Colleagues will recall that a letter was issued to University Management 23rd February 2017. UCU Committee received a formal response by email on 3rd March 2017, which we include herewith:
Dear UCU Committee,
Thank you for your letter/email of 23 February 2017 regarding the failure to agree in relation to grade protection and matters of concern in relation to the StAAR review.
The BEP programme is an important and significant undertaking for the University and vital for the University’s continued success. We are fully committed to maintaining a constructive dialogue with the recognised trade unions throughout the BEP process. This has been evidenced by our commitment to weekly meetings throughout collective consultation and beyond together with informal monthly catch ups with myself. The trade unions have also been invited to join an extensive programme of staff consultation meetings which have been taking place over the past several weeks specifically for the StAAR.
I recognise that the StAA Review is a complex piece of service redesign affecting a large group of staff. In the light of this we have also agreed additional activities to assist you including HERA training and additional meetings with Nikki Piece to address specific areas of concern.
As has been my practice, I and my team operate an open door policy for the trade unions to discuss queries and concerns.
With regard to the concerns raised in your letter we have invited you to put forward your views on grade protection, given that the University believes it is operating in line with and in some cases more generously than many other universities. Over the past few years the university has in all cases provided redeployment with pay protection to one grade only with the exception of an isolated case. Accordingly pay protection to one grade only has been the custom and practice.
I am unclear what you mean by the University’s apparent decision to unilaterally review the Organisational Change Policy. The policy was agreed collectively following negotiation with the Trade Unions on 12 May2016. I note your views on the production of personal names but this does not constitute a unilateral review of the policy. We remain committed to the planned review of the policy as agreed in May 2016 and recognise that the APRs and some of the service reviews have entailed long lead in activities and processes, sometimes by external consultants, which the Organisational Policy does not accommodate. However we maintain that we have followed the Organisational change policy.
We are arranging a separate meeting with Nikki Piece to discuss your concerns in relation to the aims of the StAA Review. The need for an extension of collective consultation will be considered following this meeting, as the potential impact of any extension on staff wellbeing is also a key concern.
In the meantime you are welcome to join any further staff consultation meetings which Nikki has planned.
One can see that much of the letter is devoted to meaningless platitudes rather than tackling directly the issues that were raised in our correspondence of 23rd February.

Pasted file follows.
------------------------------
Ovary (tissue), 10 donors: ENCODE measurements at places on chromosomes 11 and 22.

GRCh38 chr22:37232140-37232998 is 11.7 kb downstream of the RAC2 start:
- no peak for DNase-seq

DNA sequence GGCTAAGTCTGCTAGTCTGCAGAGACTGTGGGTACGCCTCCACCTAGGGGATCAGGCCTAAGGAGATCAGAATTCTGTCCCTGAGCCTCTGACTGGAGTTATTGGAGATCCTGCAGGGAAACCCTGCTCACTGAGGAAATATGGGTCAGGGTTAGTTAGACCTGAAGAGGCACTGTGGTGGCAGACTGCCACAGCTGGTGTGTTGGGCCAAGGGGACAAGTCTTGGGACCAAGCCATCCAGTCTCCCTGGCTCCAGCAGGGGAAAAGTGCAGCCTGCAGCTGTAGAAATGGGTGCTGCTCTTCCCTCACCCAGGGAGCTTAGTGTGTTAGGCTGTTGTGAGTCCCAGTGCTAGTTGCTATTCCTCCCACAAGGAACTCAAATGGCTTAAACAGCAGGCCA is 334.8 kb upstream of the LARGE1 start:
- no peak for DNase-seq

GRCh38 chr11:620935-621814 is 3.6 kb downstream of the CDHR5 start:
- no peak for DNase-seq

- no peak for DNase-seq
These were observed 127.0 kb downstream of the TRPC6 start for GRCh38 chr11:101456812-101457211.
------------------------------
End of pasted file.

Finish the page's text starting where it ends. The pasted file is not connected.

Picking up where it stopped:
On the matter of our Failure to Agree in respect of pay protection, there is insistence that the Organisational Change Policy (OCP) supports their stance on this matter. They further go on to claim that UCU have been unable to supply evidence to support our position.
Two facts are undeniable:
- Section 10.4 of the OCP states that “Protected pay will apply where a substantive employee is to be redeployed into a post of a lower grade due to organisational change resulting in their existing role being removed from the new service structure.” It DOES NOT state “…..into a post of ONE lower grade…..”.
- Interpretation of 10.4 of the OCP in the manner as described above constitutes a unilateral revision to OCP – something that the Head of HR appears to find it difficult to recognise.
Moreover, it is interesting to note that whilst HR are keen to affirm that there was only one instance (a “special case” where more than one grade loss was subject to pay protection, they are less keen to confirm how many instances of more than one grade loss did result in instant pay reduction.
UCU maintains that pay protection for all grade loss is consistent with the agreed OCP and that any deviation from that is unacceptable.
On the specific issue of extension to StAAR consultation to accommodate campus union concerns, this was clearly too difficult to rule upon without further consultation – it was in the event a flat “No” to that request!
Our concerns over deskilling were virtually ignored save for vague comments about the mechanism of HERA and the training that was offered to union officials. The specifics of a deskilled role and lack of recognition for skill and experience was frankly ignored, as were our comments on the resultant lack of opportunity that flows from a structure devoid of middle grades.
Equally conspicuous by its absence was any response to our request for empirical evidence to support the contention that the new structure will improve service of student experience. UCU believes that it is only by first implementing the technology that is constantly being referred to as providing the necessary efficiency gains and service improvements to deliver this “nirvana-esque” future that a new structure can be made to work. The alternative is less people doing more work for lower pay – which could be the OED definition of workplace stress and dissatisfaction.